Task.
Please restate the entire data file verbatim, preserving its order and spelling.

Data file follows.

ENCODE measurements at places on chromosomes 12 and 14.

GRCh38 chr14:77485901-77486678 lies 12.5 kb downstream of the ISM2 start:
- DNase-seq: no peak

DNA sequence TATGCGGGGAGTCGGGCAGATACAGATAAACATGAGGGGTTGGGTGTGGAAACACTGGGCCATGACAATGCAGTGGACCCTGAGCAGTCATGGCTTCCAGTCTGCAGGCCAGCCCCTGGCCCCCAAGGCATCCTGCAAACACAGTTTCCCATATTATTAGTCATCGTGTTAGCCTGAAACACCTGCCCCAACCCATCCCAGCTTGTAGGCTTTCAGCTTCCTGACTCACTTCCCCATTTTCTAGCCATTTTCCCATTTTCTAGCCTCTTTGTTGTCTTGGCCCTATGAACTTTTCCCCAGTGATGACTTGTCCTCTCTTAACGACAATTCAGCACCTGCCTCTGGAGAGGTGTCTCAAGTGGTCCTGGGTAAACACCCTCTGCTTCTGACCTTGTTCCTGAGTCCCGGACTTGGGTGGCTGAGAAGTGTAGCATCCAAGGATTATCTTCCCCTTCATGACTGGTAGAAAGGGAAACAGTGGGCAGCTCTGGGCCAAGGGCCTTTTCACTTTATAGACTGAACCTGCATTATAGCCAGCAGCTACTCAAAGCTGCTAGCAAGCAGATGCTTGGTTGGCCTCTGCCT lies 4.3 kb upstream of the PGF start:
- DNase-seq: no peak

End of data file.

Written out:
ENCODE measurements at places on chromosomes 12 and 14.

GRCh38 chr14:77485901-77486678 lies 12.5 kb downstream of the ISM2 start:
- DNase-seq: no peak

DNA sequence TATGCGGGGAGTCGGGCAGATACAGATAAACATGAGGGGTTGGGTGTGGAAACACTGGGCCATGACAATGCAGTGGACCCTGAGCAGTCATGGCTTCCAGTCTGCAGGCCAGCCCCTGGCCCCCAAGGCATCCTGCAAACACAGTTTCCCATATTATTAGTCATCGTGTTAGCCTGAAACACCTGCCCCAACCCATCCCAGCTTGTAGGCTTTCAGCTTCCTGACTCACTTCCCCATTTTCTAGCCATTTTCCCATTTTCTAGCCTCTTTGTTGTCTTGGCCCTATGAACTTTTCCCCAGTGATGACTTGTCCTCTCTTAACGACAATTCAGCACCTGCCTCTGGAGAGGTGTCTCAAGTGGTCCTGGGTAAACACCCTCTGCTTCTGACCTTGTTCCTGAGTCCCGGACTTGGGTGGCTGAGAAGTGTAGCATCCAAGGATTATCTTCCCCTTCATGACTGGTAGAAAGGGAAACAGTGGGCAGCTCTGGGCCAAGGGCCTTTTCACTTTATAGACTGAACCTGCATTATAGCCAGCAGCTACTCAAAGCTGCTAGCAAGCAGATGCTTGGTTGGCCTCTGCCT lies 4.3 kb upstream of the PGF start:
- DNase-seq: no peak